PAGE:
Simply Devastating: One of the things I really enjoy about a pool-side vacation is how much work I am able to get done. The highlight of this weekend in Tucson was reading two articles, each of which devastates its target, which in both cases happens to be Larry Kramer.

The first is "The Origins of Judicial Review" [70 U. Chi L. Rev. 887 (2003)] by Sai Prakash (San Diego) and John Yoo (Boalt) (prepublication version available on SSRN here). Given the state of the historical record, it now amazes me that anyone can still argue that judicial review was made up by John Marshall in Marbury v. Madison. Among those who have is Larry Kramer (now the Dean of Stanford Law School) in a much discussed 2001 Foreword to the Harvard Law Review. Recently, I offered what I thought was a persuasive case for concluding that judicial review was included in the "judicial power" here. But Sai and John go way beyond what I presented in this comprehensive treatment of text, structure, and historical context. I was particularly struck by these claims which comport with my research:
[N]o scholar has been able to cite any Federalist or Anti-Federalist who declared that the Constitution did not permit judicial review of federal legislation. (928)

[N]o scholar to date has identified even one participant in the ratification fight who argued that the Constitution did not authorize judicial review of federal statutes. This silence in the fact of the numerous comments on the other side is revealing. (974)
This reminds me of the debate over the Second Amendment where no proponent of either the "collective right" or "militia-conditioned-individual right" position can cite a single contemporary before, during or immediately after ratification who actually held the view of the Second Amendment they claim everyone held at the founding.

In his recent book, The People Themselves: Popular Constitutionalism and Judicial Review, Dean Kramer no longer makes the argument that judicial review is contrary to the original meaning of the Constitution. The arguments he does make are brilliantly critiqued by Larry Solum and Larry Alexander in "Popular? Constitutionalism?" 118 Harv. L. Rev. 1594 (2005). (prepublication version available on SSRN here.) Their analysis is substantively rich, but I like the rhetoric too. My favorite is:
Constitutional theory necessarily operates at a high level of abstraction. Things become cloudy up there in the troposphere, and some vagueness and ambiguity are likely unavoidable. But as articulated by Kramer, "popular constitutionalism" lacks even the articulation and relatively sharp definition of a cumulus cloud in the lower atmosphere. Instead Kramer's "popular constitutionalism" is the cirrus cloud of constitutional theory: floating in a rarefied atmosphere at the very highest level of abstraction, popular constitutionalism is thin and wispy. (1618-19)
Followed up later by:
We have looked at popular constitutionalism from both sides now, from up and down, but still somehow, it is cloud illusion we recall; we really didn't find a theory at all. (1628)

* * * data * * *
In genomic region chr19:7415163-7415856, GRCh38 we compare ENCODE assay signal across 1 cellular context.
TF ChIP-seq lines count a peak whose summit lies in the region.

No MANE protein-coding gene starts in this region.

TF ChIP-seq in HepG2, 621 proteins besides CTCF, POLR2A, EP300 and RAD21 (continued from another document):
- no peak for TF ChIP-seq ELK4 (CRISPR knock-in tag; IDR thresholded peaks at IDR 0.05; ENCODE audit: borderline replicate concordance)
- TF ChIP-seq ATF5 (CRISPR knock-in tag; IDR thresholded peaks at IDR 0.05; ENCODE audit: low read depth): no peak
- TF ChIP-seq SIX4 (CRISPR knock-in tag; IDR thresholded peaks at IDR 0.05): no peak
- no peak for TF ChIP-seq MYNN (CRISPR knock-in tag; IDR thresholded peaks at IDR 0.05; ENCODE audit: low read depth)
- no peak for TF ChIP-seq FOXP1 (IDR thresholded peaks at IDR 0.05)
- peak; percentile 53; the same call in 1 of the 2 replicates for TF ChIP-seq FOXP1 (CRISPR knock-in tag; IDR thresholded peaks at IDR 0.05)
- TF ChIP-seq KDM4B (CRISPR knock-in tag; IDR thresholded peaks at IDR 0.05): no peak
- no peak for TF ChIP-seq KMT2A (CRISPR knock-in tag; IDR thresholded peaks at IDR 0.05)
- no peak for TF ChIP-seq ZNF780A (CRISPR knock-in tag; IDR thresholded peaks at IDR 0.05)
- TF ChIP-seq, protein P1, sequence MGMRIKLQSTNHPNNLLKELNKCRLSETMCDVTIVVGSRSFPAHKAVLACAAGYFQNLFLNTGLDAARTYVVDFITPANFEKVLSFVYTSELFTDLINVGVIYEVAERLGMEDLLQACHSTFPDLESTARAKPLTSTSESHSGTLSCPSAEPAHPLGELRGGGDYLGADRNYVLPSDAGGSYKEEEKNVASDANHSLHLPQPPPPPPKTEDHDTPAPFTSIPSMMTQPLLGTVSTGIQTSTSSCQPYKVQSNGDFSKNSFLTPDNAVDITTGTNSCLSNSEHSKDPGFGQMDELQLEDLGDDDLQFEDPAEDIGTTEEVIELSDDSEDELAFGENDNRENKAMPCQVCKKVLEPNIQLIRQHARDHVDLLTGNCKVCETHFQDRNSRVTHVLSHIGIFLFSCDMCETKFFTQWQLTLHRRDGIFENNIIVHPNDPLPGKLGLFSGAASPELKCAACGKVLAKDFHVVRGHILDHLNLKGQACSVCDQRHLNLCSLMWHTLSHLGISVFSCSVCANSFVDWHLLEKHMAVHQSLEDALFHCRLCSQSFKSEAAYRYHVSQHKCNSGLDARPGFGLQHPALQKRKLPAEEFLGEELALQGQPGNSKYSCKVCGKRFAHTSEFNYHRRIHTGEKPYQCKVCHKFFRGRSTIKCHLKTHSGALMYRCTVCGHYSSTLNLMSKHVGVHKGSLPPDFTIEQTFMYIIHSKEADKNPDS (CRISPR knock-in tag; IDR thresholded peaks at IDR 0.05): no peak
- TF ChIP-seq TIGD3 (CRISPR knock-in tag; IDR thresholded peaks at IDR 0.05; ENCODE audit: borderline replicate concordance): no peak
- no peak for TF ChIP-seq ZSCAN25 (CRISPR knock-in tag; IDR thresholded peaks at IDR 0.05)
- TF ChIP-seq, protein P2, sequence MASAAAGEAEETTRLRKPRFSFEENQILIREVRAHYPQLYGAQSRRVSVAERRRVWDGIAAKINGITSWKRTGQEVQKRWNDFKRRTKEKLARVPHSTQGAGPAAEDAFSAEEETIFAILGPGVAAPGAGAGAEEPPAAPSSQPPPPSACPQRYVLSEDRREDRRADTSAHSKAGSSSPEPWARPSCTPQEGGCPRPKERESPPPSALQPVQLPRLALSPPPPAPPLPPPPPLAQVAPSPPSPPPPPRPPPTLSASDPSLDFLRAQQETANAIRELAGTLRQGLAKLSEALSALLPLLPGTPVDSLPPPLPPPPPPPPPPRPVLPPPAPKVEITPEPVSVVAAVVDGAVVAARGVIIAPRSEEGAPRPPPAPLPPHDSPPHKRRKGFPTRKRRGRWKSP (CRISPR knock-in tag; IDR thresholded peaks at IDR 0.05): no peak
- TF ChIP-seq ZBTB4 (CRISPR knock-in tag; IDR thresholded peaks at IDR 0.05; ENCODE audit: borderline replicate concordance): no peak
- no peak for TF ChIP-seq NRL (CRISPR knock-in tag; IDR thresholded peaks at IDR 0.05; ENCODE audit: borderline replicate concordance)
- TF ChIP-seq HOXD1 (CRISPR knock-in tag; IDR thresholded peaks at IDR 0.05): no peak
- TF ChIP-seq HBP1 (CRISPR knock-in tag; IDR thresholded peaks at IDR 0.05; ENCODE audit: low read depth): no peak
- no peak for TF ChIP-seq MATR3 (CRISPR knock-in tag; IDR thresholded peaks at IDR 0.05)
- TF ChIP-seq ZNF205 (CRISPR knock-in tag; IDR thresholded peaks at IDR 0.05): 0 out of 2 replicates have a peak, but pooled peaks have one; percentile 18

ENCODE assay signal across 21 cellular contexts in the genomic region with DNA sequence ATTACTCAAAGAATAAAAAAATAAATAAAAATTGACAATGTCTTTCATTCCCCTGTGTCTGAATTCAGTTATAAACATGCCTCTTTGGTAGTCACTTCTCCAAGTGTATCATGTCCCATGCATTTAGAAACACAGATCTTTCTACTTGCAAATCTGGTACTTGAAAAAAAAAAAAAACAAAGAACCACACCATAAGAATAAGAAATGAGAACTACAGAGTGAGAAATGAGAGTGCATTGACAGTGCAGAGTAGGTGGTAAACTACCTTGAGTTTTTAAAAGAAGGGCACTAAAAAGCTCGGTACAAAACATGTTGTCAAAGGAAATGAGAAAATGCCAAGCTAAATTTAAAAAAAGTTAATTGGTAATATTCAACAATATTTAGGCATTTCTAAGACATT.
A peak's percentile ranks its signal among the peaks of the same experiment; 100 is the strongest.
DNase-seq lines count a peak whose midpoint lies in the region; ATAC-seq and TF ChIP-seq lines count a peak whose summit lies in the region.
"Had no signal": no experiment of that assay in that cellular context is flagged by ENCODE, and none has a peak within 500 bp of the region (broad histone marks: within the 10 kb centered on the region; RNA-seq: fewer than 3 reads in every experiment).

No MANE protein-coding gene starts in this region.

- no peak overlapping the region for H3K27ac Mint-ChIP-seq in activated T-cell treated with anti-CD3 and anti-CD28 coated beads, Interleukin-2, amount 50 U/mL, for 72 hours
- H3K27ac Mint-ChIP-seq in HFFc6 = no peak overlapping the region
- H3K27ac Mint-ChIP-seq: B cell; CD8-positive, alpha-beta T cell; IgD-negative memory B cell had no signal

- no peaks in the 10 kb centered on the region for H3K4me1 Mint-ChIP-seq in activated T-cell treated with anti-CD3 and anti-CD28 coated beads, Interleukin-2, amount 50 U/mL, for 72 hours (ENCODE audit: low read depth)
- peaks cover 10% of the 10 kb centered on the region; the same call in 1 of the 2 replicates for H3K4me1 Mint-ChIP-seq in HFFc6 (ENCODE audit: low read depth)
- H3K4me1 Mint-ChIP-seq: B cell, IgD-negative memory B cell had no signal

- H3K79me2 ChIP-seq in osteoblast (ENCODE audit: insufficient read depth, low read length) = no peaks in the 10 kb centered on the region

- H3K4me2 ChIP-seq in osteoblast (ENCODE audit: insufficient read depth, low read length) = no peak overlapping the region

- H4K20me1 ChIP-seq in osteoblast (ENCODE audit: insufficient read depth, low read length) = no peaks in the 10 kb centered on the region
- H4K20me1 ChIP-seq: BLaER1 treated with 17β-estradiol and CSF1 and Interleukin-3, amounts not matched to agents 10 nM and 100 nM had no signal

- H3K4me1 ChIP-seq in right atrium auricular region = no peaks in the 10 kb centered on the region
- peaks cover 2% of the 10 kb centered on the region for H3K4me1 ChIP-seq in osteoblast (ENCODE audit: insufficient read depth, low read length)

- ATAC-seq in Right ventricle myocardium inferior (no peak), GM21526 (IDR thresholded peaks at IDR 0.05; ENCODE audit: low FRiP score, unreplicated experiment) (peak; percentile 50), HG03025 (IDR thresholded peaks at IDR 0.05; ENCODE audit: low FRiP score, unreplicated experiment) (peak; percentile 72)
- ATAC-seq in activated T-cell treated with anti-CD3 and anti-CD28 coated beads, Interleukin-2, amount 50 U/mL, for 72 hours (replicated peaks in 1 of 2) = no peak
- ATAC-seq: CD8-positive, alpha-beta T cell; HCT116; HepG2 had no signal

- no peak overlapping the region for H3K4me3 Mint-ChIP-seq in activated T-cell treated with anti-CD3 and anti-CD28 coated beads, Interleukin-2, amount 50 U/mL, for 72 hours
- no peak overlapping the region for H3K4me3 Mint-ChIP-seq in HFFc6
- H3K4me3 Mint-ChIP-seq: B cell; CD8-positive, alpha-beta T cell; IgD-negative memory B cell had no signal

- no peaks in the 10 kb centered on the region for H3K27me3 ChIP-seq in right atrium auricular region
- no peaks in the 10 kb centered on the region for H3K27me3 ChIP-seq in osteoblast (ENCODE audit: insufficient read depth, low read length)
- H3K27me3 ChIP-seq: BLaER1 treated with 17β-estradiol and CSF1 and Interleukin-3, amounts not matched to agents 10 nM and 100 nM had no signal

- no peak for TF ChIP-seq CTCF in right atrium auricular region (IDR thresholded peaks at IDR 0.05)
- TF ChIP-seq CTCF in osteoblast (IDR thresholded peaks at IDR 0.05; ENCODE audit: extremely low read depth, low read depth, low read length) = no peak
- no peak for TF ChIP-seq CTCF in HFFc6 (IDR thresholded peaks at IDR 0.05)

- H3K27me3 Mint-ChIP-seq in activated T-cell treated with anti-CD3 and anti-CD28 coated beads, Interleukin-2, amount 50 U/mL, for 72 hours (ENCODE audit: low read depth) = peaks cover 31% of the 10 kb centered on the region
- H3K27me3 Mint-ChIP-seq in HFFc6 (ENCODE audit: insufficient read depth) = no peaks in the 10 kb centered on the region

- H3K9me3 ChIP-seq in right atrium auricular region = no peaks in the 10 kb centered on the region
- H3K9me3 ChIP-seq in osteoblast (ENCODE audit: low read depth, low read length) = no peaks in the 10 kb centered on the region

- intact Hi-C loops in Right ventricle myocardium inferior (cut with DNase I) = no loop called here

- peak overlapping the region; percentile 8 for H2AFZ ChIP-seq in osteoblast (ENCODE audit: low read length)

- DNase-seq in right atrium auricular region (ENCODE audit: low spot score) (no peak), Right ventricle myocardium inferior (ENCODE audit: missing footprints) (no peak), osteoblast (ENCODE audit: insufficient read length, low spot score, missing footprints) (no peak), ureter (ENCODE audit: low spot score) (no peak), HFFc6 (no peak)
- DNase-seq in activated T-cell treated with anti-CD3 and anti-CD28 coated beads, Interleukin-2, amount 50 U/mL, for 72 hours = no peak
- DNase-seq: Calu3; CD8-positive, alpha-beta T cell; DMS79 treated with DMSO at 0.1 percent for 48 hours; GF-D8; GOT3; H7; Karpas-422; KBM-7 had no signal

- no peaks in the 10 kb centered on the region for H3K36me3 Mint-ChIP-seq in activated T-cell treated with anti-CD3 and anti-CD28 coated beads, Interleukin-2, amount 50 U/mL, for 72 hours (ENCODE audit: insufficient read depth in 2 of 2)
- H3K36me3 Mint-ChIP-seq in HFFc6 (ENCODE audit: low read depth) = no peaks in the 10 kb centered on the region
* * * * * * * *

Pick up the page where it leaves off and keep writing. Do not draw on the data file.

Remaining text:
Ouch. If you have access to Lexis or Westlaw, check them out. Or read the SSRN versions linked to above.

Related Posts (on one page):

  1. Tip to Students (and other readers):
  2. Simply Devastating:
Tip to Students (and other readers): A student wrote concerning my post on Sai Prakash and John Yoo's article on judicial review:
I was a little surprised to see your recent post asserting that judicial review was not "made up" in Marbury v. Madison.

As I understood it after taking ConLaw, the idea of judicial review had been around before that case. For example, Federalist #78 was written to say that it wasn't that bad (so someone must have criticized it). I think most critics are saying that it was inserted into the Constitution by Marbury v. Madison, or that its inclusion in the Consitution was made up. The reason that there was little dissent on both sides of the aisle at the time was that the Federalists and Anti-Federalists both saw it as a great power that they could exploit. However, that doesn't mean that the Constitution provides for that power.
A similar comment showed up on a website here.
I'm no scholar... just a 1L, but if you read closely, judicial review does not necessarily equal judicial nullification. In fact, even 78 does not explicitly make the jump that interpreting the constitution and evaluating legislation is the same thing as nullifying legislation. I say this not to argue against "judicial review" - I'm a Hamiltonian - but to question whether the "even one participant" assertion is valid.
Here is the tip: When it is suggested you read an article because it presents comprehensive textual, structural, and historical analysis in support of a particular conclusion about original meaning, do not dispute the conclusion on the basis of a few teaser quotes in a blog post. If you really care enough about the issue to write an email, then take a look at the article.

WARNING: One of the burdens of being an originalist is that it obligates you to reserve judgment until you read the evidence, rather than merely speculate about what a particular passage might have meant.

Related Posts (on one page):

  1. Tip to Students (and other readers):
  2. Simply Devastating: